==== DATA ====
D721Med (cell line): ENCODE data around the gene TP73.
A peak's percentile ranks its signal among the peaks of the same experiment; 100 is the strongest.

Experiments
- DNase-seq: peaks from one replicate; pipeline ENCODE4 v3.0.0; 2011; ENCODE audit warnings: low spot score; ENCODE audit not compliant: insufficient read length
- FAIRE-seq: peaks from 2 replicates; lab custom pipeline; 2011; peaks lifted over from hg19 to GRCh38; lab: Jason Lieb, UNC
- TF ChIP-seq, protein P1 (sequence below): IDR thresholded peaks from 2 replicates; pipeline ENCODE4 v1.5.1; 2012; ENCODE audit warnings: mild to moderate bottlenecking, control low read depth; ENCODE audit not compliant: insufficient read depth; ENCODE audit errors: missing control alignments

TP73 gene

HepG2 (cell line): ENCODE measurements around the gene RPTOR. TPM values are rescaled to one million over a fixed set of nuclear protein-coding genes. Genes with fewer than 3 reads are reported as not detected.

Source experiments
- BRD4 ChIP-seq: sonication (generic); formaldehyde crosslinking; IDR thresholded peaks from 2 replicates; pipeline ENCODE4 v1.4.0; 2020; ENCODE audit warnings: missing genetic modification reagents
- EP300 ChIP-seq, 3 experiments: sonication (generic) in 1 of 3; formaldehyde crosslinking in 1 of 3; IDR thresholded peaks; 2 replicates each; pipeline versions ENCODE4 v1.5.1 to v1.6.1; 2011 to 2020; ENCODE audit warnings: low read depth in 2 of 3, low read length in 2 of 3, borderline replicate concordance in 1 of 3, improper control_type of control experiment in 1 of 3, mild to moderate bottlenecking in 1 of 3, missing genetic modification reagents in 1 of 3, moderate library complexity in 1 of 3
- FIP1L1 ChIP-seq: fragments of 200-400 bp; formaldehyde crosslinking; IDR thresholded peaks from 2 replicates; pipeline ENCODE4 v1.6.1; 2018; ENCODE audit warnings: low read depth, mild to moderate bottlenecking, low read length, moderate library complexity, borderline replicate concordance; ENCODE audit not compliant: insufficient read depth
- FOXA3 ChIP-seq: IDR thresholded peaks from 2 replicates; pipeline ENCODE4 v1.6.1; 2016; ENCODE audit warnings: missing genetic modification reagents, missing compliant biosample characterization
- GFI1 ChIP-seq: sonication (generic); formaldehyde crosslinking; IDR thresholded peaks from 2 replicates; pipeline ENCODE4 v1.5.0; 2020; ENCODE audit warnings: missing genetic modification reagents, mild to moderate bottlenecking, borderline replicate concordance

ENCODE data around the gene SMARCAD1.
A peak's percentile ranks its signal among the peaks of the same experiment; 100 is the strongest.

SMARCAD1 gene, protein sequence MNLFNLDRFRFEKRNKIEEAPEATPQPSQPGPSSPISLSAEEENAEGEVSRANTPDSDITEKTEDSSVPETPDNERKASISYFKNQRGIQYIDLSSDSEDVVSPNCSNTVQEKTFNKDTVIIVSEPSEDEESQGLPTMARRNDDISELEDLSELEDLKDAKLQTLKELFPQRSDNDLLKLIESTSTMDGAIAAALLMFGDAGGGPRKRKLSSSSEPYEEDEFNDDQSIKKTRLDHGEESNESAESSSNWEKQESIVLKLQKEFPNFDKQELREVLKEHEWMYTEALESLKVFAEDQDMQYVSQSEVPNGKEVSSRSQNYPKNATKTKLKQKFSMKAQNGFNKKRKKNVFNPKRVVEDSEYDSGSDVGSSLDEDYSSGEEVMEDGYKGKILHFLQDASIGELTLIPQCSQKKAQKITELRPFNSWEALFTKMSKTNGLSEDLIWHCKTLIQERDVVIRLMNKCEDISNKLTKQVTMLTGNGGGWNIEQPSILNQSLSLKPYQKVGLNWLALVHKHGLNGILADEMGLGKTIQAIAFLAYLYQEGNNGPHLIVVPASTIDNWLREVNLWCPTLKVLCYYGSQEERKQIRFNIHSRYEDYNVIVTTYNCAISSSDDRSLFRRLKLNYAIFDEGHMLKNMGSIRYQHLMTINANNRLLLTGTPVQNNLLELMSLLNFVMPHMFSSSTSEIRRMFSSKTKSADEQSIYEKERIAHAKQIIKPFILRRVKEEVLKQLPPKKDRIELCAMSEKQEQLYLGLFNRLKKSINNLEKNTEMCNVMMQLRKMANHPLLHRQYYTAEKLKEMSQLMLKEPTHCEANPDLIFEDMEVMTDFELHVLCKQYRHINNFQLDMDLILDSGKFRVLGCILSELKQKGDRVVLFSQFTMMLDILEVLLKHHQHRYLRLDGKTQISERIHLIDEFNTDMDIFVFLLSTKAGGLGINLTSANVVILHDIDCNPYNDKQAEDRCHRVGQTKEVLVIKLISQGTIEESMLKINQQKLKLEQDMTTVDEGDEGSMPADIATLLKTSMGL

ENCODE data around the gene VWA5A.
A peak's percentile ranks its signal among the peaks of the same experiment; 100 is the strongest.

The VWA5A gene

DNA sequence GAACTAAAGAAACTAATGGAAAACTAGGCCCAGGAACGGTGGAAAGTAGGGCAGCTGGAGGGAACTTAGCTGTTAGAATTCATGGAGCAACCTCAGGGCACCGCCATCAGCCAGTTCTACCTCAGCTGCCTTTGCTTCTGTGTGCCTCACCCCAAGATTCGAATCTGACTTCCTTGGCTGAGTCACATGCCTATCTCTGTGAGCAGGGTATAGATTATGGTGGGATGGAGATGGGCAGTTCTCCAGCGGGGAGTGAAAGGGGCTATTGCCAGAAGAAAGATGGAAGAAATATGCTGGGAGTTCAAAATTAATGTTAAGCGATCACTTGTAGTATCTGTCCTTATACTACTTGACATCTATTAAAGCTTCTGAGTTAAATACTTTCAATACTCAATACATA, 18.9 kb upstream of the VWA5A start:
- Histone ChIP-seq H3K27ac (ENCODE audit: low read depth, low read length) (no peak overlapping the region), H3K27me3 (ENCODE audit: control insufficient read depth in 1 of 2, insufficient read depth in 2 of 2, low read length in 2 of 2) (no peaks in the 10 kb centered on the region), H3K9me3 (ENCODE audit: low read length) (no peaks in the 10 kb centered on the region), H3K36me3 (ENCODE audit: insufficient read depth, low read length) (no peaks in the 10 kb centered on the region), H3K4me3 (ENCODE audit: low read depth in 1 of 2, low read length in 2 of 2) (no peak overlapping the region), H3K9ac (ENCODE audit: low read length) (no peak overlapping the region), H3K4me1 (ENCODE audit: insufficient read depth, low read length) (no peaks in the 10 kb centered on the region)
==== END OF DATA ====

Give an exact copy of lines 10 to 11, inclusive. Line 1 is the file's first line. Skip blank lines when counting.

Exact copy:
- BRD4 ChIP-seq: sonication (generic); formaldehyde crosslinking; IDR thresholded peaks from 2 replicates; pipeline ENCODE4 v1.4.0; 2020; ENCODE audit warnings: missing genetic modification reagents
- EP300 ChIP-seq, 3 experiments: sonication (generic) in 1 of 3; formaldehyde crosslinking in 1 of 3; IDR thresholded peaks; 2 replicates each; pipeline versions ENCODE4 v1.5.1 to v1.6.1; 2011 to 2020; ENCODE audit warnings: low read depth in 2 of 3, low read length in 2 of 3, borderline replicate concordance in 1 of 3, improper control_type of control experiment in 1 of 3, mild to moderate bottlenecking in 1 of 3, missing genetic modification reagents in 1 of 3, moderate library complexity in 1 of 3